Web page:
JOHN KINDER ET AL.
WENDELL BRYANT ET AL.
Session March 13, 2018
from the Chancery Court for Bradley County No. 2016-CV-228
Jerri Bryant, Chancellor
plaintiffs commenced this declaratory judgment action to
establish that their claim to a forty-acre tract of real
property is superior to that of the defendants. The
plaintiffs claim to have purchased the disputed property in
1980; however, their deed was not recorded until 1995. The
defendants' predecessors in interest purchased the
property at a tax sale in 1994, and their deed was duly
recorded prior to the plaintiffs' deed. The
plaintiffs' claims are based, inter alia, on
adverse possession and the contention that the 1994 tax deed
is void or voidable due to lack of notice of the sale. After
hearing cross-motions for summary judgment, the trial court
summarily dismissed the complaint finding that the plaintiffs
were not entitled to notice of the tax sale because, at the
time of the sale, the plaintiffs' deed had not been
recorded and the plaintiffs lacked standing to challenge the
lack of notice to their predecessors in title who were the
owners of record at the time of the tax sale. The trial court
further found that the plaintiffs had not paid any taxes on
the property and that the defendants paid the property taxes
for more than twenty years, which raised the rebuttable
presumption of ownership under Tenn. Code. Ann. §
28-2-109. Based on these findings, the trial court held that
Tenn. Code Ann. § 28-2-110 barred any affirmative action
by the plaintiffs to claim an interest in the property and
summarily dismissed the complaint. We affirm.
R. App. P. 3 Appeal as of Right; Judgment of the Chancery
N. McCoin, Thomas F. Bloom, and Sheridan C. Randolph,
Cleveland, Tennessee, for the appellants, Mitchell Kinder and
John H. Kinder.
A. Brunetz, Chattanooga, Tennessee, for the appellee, Wendell
P. Bryant, Jr.
G. Clement Jr., P.J., M.S., delivered the opinion of the
Court, in which D. Michael Swiney, C.J. and Thomas R.
Frierson II, J., joined.
G. CLEMENT JR., P.J., M.S.
Kinder ("Plaintiff") purchased a forty-acre tract
of land located in Bradley County ("the Disputed
Property") from E. L. Richmond in December 1980. The
Disputed Property adjoined another tract of land already
owned by Plaintiff where his house was located. Soon after
the purchase, Plaintiff fenced in the Disputed Property. He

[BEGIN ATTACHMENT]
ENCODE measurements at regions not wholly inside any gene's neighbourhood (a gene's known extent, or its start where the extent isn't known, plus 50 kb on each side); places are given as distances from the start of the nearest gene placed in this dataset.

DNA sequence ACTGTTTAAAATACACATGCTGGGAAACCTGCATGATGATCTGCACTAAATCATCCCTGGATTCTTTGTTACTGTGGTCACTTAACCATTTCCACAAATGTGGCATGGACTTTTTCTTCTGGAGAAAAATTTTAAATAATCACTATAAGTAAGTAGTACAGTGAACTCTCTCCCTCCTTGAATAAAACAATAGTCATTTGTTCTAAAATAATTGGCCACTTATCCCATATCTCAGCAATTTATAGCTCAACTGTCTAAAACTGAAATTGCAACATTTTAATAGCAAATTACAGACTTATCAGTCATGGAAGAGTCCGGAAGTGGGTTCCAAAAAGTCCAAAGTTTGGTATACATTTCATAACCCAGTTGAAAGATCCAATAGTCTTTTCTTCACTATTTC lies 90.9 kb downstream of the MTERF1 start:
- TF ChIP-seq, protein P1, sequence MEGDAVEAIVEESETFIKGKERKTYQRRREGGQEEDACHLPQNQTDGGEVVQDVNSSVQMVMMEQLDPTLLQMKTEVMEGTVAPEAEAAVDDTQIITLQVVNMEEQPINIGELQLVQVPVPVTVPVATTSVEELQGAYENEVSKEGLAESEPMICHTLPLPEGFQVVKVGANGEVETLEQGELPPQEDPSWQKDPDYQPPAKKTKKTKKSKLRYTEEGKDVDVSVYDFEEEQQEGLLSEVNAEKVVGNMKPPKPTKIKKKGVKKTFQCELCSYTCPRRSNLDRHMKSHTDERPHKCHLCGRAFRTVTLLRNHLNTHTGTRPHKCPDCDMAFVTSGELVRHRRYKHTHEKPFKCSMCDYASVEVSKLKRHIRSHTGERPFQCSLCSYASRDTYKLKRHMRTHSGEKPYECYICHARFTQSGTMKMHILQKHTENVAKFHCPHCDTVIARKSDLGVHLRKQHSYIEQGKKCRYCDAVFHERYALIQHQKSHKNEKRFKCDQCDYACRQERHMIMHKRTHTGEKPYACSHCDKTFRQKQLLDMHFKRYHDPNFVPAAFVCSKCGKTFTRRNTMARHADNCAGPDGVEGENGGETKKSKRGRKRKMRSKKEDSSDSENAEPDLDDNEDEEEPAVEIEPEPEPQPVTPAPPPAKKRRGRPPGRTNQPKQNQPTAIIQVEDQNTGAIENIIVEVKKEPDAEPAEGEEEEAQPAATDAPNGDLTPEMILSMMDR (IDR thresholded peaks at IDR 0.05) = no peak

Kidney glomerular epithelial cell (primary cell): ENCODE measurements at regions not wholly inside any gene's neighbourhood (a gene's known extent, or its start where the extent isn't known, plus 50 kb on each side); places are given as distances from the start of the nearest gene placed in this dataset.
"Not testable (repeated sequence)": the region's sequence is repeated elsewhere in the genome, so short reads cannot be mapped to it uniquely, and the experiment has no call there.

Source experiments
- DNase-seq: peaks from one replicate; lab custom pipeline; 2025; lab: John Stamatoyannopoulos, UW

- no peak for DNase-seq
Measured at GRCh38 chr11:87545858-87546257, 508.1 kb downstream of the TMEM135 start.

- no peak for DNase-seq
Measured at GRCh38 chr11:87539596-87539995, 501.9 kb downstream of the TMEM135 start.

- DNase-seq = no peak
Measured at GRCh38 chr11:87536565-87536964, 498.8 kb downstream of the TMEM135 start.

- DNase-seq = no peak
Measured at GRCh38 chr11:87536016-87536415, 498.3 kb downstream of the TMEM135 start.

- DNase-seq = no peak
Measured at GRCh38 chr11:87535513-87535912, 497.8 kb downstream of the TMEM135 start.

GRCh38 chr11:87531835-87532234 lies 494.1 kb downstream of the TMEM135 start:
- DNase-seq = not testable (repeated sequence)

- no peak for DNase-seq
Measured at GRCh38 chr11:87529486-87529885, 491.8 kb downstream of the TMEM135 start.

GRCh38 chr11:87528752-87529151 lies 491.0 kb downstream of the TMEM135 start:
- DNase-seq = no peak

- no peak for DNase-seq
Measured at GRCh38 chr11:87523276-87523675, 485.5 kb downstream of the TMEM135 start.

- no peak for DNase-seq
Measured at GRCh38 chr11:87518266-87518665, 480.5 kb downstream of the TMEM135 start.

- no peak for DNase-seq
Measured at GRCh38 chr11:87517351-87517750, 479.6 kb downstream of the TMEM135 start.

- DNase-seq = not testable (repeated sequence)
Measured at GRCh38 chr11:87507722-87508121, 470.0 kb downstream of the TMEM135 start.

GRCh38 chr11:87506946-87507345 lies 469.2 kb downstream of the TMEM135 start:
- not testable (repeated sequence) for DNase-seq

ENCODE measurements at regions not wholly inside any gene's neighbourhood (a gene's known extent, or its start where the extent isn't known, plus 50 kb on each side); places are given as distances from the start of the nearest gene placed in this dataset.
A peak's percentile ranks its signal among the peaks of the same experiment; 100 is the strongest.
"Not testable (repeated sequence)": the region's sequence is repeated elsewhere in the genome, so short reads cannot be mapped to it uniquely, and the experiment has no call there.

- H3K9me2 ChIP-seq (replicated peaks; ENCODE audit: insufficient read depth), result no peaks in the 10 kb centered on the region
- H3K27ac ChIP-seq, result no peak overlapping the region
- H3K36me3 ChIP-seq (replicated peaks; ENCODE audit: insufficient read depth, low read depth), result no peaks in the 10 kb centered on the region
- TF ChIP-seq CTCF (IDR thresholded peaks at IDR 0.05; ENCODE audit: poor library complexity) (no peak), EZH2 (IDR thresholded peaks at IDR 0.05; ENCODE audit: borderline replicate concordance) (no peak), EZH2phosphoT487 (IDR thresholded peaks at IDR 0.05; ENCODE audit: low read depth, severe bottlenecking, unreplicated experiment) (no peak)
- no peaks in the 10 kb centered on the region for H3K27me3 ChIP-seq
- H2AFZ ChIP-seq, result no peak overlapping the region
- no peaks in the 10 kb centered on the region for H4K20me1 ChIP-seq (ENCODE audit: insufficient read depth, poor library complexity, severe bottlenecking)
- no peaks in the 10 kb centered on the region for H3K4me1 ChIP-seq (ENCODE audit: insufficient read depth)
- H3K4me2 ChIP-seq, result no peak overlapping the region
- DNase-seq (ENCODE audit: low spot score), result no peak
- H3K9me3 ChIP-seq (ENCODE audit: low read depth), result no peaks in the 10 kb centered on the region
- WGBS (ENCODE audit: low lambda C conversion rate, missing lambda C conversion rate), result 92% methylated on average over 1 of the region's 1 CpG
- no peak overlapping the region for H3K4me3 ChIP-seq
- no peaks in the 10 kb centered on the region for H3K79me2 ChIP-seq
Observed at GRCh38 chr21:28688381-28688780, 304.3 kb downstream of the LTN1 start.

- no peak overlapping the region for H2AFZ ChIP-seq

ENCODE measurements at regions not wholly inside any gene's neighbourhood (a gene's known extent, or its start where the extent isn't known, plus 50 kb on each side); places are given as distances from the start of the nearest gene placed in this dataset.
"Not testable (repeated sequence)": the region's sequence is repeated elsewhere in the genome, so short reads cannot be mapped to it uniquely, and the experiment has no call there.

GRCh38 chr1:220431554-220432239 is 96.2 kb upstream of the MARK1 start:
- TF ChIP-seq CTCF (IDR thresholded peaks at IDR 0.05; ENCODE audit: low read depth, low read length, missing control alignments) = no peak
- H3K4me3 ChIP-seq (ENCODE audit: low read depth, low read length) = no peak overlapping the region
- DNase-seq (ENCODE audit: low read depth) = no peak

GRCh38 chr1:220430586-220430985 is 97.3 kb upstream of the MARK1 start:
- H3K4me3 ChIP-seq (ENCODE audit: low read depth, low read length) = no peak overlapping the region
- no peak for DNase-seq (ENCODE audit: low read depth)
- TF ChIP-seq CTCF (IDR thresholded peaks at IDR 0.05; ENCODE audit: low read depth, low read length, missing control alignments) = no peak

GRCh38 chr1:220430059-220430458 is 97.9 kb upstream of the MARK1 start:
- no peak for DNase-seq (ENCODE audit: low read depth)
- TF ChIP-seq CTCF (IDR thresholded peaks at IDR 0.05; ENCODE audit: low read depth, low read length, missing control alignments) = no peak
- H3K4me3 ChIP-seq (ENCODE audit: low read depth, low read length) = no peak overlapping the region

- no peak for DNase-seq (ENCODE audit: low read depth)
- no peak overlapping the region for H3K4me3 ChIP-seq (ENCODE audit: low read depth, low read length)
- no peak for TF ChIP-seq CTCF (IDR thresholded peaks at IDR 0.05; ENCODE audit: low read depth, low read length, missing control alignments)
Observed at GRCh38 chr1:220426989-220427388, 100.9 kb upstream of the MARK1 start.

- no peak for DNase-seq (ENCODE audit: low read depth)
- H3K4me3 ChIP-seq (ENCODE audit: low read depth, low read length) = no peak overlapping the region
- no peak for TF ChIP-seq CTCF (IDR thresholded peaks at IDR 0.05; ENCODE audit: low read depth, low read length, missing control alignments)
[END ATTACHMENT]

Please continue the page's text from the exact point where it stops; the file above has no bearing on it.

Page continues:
restricted access to the property with gates and used the
property for cropland, pasture, grazing of livestock, and
storage of equipment, and at times, rented out the property.
In the mid-1980s, Plaintiff built a barn on the Disputed
reasons unexplained by the record, the 1980 deed from E. L.
Richmond was never recorded and apparently lost. Upon
discovery of this omission, Mr. Richmond signed a Replacement
of Lost Deed in December 1992; however, the replacement deed
was not recorded until three years later, in September 1995.
interim, on April 13, 1994, Doris and Wendell Bryant, Sr.
("the Bryants"), the parents of Wendell Bryant, Jr.
("Defendant"), acquired the Disputed Property by
tax deed, and the 1994 tax deed was promptly and duly
recorded. Twenty-two years later, on February 3, 2006, the
Bryants conveyed the Disputed Property by quitclaim deed to
Defendant as Trustee of the Wendell P. Bryant Sr. Trust. The
quitclaim deed was promptly and duly recorded.
to 2016, neither Defendant nor his father, Wendell Bryant
Sr., made use of the Disputed Property. In March 2016,
however, Defendant demanded that Plaintiff vacate the
property. Since that time, Plaintiff contends that Defendant
has trespassed on the Disputed Property and destroyed locks
and gates, which gave rise to this litigation.
November 3, 2016, Plaintiff and his son Mitchell Kinder
(collectively "Plaintiffs") filed a complaint for
trespass, unlawful entry, declaratory judgment, and
injunctive relief against Defendant, individually, and as
Trustee of the Wendell Bryant Sr. Trust (collectively
"Defendants"). Plaintiffs claimed that Plaintiff
John Kinder purchased the Disputed Property in 1980 and has
had continuous, open, exclusive possession of it since that
time. Plaintiffs sought a declaratory judgment that the 1994
tax deed to the Bryants was void or voidable and that
Plaintiff John Kinder lawfully acquired the land in 1980 or,
alternatively, that Plaintiffs are the rightful owners of the
land through adverse possession. Plaintiffs contend the tax
deed obtained by the Bryants is void or voidable because
neither Plaintiffs nor the previous property owner, Mr.
Richmond, were notified of the delinquent property taxes owed
nor were they informed that the Disputed Property would be
sold at a tax sale.
filed a timely answer in which they contended that
Plaintiffs' claims are statutorily barred by Tenn. Code
Ann. § 28-2-110 based on the undisputed fact that
Defendants paid the property taxes for more than twenty years
and Plaintiffs never paid any property taxes assessed on the
Disputed Property. Defendants also contended ...